When they turned three, we decided that our older daughter should get the larger room since she spent a lot of time playing in there with her toys that couldn’t be out where the twins could get them (choking hazards and other dangers to toddlers). When we did this big change, we had to put the beds together as bunk beds. We decided to take this opportunity to get them into their own bed. It was rough going. Thank God Willow was so adventurous! She loved the top bunk, and to her credit, it took her adventurous spirit a few months of sleeping up there before figuring out she could pull Jacob’s mattress off the bottom bunk to give herself a safe landing for jumping off the top bunk! (Twiniversity note: Click here for the American Academy of Pediatrics recommendations on when and how to start using bunk beds.)
Willow and Jacob have shared everything since conception. The womb, a crib, a bed, a room, toys, their family, everything. They have had a few toys of their own. Other than a few bumps, and frustrations along the way, they have done so well. It was not until they began school (at almost 6 with such late births) that we started hearing about separate space. It was Jacob who began demanding his own space, a place to get away from his twin. This is understandable, if you know Willow. She is very clingy and loves attention. Plus she has always been an early riser and insists on waking up her twin to keep her entertained. I did not ignore my son’s request, but we live in a small three bedroom apartment now, and I do not have the space. Also, Willow was not ready for her own room. She stressed over the big move into her own room a lot.
The twins turned 10 in December of 2014 (born two days after Christmas). For their birthday, their big sister graciously gave up part of her room to move Willow in. This separated the twins, but gives Willow a part time roommate (Autumn is in high school and doesn’t mind sleeping on the couch if she feels she needs space from her sister.) The twins are thrilled to be in different rooms for once, and, surprisingly, have spent more time playing together and less time fighting in the last two weeks since the change. They take turns playing in each other’s room, making sure to ask each other’s permission to do so.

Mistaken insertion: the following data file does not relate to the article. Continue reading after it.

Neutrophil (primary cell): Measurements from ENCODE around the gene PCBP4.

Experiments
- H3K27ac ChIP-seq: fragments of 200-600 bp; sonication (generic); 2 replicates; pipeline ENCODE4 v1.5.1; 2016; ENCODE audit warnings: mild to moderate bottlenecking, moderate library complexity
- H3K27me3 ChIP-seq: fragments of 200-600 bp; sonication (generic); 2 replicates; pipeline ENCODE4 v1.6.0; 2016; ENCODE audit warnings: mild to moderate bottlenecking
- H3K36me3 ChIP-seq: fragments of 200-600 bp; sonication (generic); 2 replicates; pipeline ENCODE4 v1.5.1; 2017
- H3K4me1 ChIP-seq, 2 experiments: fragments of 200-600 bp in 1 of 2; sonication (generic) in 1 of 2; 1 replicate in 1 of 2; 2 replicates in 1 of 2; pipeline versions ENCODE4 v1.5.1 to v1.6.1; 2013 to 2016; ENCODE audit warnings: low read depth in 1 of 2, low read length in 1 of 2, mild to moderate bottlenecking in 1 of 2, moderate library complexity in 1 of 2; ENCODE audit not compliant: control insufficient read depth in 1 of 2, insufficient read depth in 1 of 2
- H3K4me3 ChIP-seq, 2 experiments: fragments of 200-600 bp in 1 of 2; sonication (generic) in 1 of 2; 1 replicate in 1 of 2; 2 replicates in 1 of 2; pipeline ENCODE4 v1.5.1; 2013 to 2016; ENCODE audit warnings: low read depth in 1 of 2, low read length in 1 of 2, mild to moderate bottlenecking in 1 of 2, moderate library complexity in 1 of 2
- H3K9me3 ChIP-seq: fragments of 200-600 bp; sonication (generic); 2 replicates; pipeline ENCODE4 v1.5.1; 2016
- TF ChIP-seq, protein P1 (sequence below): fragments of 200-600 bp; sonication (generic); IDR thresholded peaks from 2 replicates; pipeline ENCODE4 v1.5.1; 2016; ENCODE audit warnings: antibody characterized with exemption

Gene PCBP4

It has been a long journey, fraught with strange issues and a lot of love. But, I feel that my twins are as close as possible while maintaining their own identities from having this experience. It was worth all of the frustrations to see them playing together contentedly, and I would not do any of it differently, if given the chance and a larger home.
Kate Knott is a single mom of three, Autumn, 17, and Willow and Jacob who are 9. Kate works from home so she can home school her older child and be there when the twins get home. She is her children’s advocate in every way and has learned a lot about raising children with challenges along the way. Both of her girls are learning challenged and her son is gifted. All of them have different forms of ADHD on different levels. She has learned the hard way that you cannot parent all kids the same way and is constantly gathering new tools for her ‘toolbox’.